Near the point where the atmosphere bleeds into space, there is an unexplored zone known as the mesosphere or more colloquially the ignorosphere. Up there the air is too thin to support planes or balloons. Nevertheless, there is still enough material to burn up any satellite that ventures too low. Scientists hope to study the mesosphere using exceptionally light flying disks (best not to call them saucers), and have now demonstrated models of the idea in the lab.
The mesosphere is not quite a place “no one has gone before”, since every astronaut has passed through it both on the way up and down. The problem for those wishing to study its mysteries, including any influence on the climate below, is such passages have always been made very, very quickly, with no opportunity to stop and explore.
University of Pennsylvania graduate student Mohsen Azadi hopes to change that with research reported in Science Advances. Azadi and colleagues built a “light field” shining into a chamber where air can be evacuated to simulate conditions at 50-80 kilometers altitude (10-30 Pa or 0.0001-0.0003 times pressure at sea level). They then made 500-nanometer thick mylar disks (~1/50th of a human hair), and coated the bottom with carbon nanotubes. When placed in the chamber and exposed to the equivalent of sunlight, the disks warmed to around 100 K above the sparse air.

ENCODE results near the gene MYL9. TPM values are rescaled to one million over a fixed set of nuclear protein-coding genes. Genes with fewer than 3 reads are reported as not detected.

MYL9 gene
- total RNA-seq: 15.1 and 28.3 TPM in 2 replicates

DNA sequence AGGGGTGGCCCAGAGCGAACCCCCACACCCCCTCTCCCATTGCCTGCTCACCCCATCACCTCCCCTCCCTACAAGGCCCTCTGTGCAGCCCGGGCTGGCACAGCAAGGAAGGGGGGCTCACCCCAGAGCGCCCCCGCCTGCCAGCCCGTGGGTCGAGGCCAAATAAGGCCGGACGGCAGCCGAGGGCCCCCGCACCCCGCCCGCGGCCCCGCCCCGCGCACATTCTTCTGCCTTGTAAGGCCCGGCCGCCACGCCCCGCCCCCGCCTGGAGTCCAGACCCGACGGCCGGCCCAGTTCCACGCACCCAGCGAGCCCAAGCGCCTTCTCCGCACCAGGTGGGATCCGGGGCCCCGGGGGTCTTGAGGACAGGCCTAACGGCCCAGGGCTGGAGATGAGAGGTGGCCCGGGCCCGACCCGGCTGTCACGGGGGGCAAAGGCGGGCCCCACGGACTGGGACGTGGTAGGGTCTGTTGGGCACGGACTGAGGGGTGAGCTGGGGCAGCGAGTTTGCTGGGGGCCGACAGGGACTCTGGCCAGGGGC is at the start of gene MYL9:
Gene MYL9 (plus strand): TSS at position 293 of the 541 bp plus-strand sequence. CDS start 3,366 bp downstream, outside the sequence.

A molecule of gas encountering the disk from below interacted with the highly structured nanotubes many times, like a ball thrown into a corner where walls and floor meet. On the top side, a molecule would have only a single contact with the mylar. Consequently, once warm the lower surface imparted considerable energy to gas particles that struck it, causing them to recoil and provide an upward force on the disk. The mylar top layer gave much less energy to anything on that side, creating a net upward force on the disk. In other words, the light levitated them.
Sunlight alone heats the disks sufficiently to create an effect strong enough to balance the force of gravity on the disks’ tiny weight. Azadi and co-authors report it should even be possible to guide the disks by controlling their curl.
Although the disks need to be exceptionally light for the whole thing to work Azadi predicts even in their current 6-millimeter (0.24-inch) diameter format they can carry payloads of up to 10 milligrams. Tiny as this is, it could be enough to suspend a dust sensor beneath them, increasing their stability and revealing the mesosphere’s composition. Radar tracking of the disks could help us understand wind patterns at this height, something currently lacking from global climate models.
Research could even continue at night, with the disks heated by shining lasers on them, giving a whole new meaning to “Beam me up, Scotty.”